So the other day when the vet was here testing bulls and we were chatting, I asked him if he had ever seen a mummified calf. I was surprised to hear he had. In fact, a rancher brought in a cow to have a calf pulled, and in the right uterine horn was a live calf, and the left horn was a mummified calf.
A lot of people have never heard of a mummified calf nor seen one. I forget how I even learned about them. I’ve read they are somewhat rare, occurring in only 2% of births or less. Calf mummification occurs when a cow aborts a fetus due to some reason (illness, uterine or umbilical torsion, abnormalities in the pregnancy) and instead of the cow expelling the fetus like normal, it is dried up and dehydrated due to the absorption of amniotic fluids. Cows carrying a mummified calf will appear normal and healthy most of the time.
The calf can be seen in ultrasounds, and can be felt per examination. It will feel like a hard mass in the cow not surrounded by any fluids.
Some people may call this creepy, disturbing, or gross. I find it fascinating. Nature never stops amazing me.
There is actually very little information on the web about the subject but I did find an article in a Canadian Veterinary Journal where they were studying methods for extracting a mummified fetus that includes a lot of information on them:
We have never had a mummified calf on the ranch. Yesterday we did have another backwards calf (to see pulling a backwards calf, see post Backwards Calf).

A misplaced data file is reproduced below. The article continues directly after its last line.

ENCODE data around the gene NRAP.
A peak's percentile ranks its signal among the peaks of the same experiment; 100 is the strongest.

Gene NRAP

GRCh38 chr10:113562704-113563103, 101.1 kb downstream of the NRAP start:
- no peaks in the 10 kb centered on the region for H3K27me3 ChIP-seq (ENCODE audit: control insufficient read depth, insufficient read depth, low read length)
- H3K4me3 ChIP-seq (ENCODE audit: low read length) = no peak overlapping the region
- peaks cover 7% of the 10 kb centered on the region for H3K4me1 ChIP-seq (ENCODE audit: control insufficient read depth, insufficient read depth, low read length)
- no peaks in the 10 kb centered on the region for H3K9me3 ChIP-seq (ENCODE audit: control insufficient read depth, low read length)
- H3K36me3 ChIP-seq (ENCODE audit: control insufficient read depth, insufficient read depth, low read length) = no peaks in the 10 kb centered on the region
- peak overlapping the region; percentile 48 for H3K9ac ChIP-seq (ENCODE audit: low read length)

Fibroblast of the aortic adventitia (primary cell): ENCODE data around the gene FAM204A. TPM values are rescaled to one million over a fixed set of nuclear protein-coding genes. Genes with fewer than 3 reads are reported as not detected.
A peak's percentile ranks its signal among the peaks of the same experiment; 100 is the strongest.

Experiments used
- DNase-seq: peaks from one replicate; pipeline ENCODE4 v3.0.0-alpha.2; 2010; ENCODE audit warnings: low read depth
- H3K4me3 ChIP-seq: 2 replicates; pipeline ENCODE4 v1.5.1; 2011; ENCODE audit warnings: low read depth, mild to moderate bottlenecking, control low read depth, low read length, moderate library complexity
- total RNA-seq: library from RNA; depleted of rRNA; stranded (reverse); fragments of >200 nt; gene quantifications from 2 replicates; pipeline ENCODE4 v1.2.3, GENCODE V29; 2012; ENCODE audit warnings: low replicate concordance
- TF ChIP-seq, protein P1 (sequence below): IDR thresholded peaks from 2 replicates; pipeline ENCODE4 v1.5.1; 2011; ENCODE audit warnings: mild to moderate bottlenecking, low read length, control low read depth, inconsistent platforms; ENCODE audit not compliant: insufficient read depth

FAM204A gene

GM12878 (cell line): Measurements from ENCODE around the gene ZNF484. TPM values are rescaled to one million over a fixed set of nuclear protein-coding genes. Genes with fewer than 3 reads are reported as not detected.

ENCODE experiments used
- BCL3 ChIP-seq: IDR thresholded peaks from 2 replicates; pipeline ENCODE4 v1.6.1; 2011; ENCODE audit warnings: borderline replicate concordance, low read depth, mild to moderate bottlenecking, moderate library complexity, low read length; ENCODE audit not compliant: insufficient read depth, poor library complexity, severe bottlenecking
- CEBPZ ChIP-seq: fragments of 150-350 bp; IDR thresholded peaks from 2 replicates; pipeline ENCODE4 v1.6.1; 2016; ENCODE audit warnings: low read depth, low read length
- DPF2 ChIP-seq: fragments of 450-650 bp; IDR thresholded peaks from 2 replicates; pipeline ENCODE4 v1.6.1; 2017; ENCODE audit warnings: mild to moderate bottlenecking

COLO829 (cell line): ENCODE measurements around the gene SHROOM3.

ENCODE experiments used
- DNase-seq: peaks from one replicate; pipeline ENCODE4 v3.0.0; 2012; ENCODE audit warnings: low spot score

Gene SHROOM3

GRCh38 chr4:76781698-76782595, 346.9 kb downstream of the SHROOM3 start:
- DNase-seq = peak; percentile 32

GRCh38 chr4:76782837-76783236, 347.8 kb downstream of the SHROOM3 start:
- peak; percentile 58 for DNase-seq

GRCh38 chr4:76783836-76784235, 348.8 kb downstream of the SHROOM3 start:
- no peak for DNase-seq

Earlier in the day she caused quite the ruckus while trying to claim another cows calf. We seem to have this problem with cows claiming other’s calves when they are in the first stage of parturition. Maybe it’s the breed? I think you could put two Angus cows in a 10 section pasture and when it came time to calve they would find each other and confuse their calves.
The calf she was trying to claim needed tagged and neither cow was happy to let us do so and they were both quite aggressive. My husband said he was more afraid of getting hit with my shovel than a cow in those situation as I swing a lot when trying to keep two cows away.
My husband used his skills to chase the cow into a pen by the arena and we shut her in to calve….only to let her out an hour later because a storm was coming and the pen provided no shelter from the wind and precipitation. We figured she’d calve when we let her out. One hour into the darkness of the night, my husband saddled his horse and went to bring her in.
The cow was so well behaved. She walked into the calving chute calmly and didn’t even pause. She stood still the entire time we pulled the calf and then calmly backed out, walked to the stall, and started cleaning her calf. Model cow.
The snow came and it wasn’t a lot but it was icy and windy too. I guess this is just spring here….